Showing posts from May, 2005
Temple Mount and Jerusalem from the Mount of Olives, looking over the Kidron Vallay
Temple Mount and Mount of Olives

One Last Night

This poem has been slowly emerging since I walked the route described on my last full day in Jerusalem. Some was what was going through my head as I walked it. Some was written on the journey home, and some in the quiet times since I got home. Those of you who know Jerusalem will notice it is set both in Jerusalem 2000 years ago and today. In a sense that is what we as the story tellers of today need to do, tell the story in both settings. One Last Night Jesus and the gang met up for Passover drinks. We'd booked a room above King David's Tomb but it was too draughty and cold and the service was pretty slow. So we went down the hill, through Zion Gate, still marked by recent fighting, to a nice little place in a sun soaked square. There we sat around several tables, enjoying each others company and the day, talking of all that had happened over the last week or so. Jesus seemed distant, preoccupied, not really taking part, till he took some bread and divided it amongst us. &

Why I Love Liturgy?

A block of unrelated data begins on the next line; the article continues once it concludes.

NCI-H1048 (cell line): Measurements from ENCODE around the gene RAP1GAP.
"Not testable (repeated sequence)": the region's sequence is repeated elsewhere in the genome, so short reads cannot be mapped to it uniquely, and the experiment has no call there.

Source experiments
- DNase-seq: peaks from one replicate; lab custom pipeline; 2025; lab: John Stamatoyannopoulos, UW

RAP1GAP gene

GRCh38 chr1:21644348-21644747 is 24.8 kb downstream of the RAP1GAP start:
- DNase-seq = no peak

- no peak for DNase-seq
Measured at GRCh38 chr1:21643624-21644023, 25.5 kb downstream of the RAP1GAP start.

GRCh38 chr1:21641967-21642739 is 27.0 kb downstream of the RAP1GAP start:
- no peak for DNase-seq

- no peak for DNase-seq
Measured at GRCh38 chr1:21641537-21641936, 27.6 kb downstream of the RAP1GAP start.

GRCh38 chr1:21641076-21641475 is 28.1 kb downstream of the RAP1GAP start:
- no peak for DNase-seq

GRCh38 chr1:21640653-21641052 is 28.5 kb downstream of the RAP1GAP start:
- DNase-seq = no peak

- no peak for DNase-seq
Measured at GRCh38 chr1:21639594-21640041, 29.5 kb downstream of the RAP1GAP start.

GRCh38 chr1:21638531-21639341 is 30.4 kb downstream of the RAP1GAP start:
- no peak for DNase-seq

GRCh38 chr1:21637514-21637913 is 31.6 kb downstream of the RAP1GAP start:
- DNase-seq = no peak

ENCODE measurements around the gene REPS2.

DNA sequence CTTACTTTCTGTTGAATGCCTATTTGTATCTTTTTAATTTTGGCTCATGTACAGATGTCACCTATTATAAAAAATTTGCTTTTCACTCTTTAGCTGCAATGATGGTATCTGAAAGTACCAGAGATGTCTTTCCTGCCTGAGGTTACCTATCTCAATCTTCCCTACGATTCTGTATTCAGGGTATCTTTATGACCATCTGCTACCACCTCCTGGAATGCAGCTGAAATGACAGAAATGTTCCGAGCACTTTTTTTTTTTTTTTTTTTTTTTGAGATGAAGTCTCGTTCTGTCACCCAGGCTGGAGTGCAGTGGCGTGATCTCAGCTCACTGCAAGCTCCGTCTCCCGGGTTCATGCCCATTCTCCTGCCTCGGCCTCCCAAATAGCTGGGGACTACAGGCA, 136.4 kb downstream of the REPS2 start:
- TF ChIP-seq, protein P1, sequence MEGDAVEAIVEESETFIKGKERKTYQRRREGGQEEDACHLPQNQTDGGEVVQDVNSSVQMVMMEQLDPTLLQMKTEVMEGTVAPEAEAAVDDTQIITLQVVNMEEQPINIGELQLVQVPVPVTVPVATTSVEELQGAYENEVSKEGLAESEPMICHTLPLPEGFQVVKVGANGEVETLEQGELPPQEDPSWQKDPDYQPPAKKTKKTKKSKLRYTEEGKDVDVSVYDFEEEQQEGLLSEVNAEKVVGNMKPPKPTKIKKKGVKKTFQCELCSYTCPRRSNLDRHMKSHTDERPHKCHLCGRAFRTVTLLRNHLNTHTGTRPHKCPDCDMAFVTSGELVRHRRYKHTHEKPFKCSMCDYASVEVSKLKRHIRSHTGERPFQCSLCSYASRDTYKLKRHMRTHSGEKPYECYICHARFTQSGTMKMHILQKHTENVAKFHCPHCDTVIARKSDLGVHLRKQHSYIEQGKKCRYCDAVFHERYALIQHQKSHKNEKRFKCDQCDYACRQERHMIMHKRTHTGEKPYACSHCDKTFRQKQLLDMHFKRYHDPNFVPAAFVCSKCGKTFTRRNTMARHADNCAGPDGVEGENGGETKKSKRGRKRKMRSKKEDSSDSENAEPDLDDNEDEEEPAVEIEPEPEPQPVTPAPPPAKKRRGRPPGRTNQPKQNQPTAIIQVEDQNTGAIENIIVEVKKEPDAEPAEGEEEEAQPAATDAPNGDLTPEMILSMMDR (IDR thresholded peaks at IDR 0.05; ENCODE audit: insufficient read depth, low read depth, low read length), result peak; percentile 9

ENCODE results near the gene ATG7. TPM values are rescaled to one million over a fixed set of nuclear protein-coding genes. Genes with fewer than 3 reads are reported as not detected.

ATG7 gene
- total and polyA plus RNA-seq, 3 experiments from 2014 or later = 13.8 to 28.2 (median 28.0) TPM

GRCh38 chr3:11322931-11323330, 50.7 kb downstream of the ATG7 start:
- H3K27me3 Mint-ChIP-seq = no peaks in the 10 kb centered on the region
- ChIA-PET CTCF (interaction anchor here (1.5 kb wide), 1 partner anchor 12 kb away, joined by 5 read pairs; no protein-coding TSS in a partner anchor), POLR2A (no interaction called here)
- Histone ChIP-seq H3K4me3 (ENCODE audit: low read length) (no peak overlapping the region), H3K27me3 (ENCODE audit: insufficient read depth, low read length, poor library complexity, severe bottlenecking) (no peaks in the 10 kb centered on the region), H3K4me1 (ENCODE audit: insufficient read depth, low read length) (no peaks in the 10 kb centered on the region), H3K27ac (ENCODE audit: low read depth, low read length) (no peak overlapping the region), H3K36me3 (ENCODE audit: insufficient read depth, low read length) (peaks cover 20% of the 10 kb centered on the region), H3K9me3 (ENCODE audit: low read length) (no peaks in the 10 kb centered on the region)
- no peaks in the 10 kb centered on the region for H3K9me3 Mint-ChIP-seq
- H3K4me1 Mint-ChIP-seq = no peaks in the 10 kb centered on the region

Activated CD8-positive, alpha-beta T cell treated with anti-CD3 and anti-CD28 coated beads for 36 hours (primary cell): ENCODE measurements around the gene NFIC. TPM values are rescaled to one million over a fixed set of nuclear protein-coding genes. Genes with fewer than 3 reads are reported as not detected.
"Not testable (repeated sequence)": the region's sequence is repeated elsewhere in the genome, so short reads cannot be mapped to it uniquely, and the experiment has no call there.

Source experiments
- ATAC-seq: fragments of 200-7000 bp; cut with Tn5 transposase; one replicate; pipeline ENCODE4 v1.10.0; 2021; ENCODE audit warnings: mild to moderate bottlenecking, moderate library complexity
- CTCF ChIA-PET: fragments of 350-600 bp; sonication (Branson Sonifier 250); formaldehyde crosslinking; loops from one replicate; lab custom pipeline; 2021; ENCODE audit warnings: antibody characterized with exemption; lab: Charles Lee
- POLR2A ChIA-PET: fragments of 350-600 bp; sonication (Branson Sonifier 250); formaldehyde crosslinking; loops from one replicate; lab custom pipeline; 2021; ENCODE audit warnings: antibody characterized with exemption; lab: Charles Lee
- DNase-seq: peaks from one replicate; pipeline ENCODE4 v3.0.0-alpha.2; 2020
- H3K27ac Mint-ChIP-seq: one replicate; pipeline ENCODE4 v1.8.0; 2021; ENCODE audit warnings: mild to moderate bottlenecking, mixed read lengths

Why do I get so frustrated at most youth events? Well, a whole lot of reasons that I hope to explore as part of this blog. But to start with, the issue of liturgy is one that is dear to my heart. And most youth worship events have little or no written liturgy in it. And that worries me. Not because I am an Anglican, and we love liturgy for the sake of it. It worries me because I think good liturgy, well prepared and done well can be life changing, and is certainly spirit moving. So what is good about liturgy? Well, to start, in the New Zealand Anglican Prayer Book – He Karakia Mihinare is written using mostly the words of scripture. What an amazing thing to speak scripture and to hear the words of scripture and to memorise such big chunks of scripture. I think that is life changing. Now I know that most of the time we use those words in a very rote and boring way. So I am not suggesting that what goes on in many Anglican parishes Sunday after Sunday is good liturgy. But when I am in ch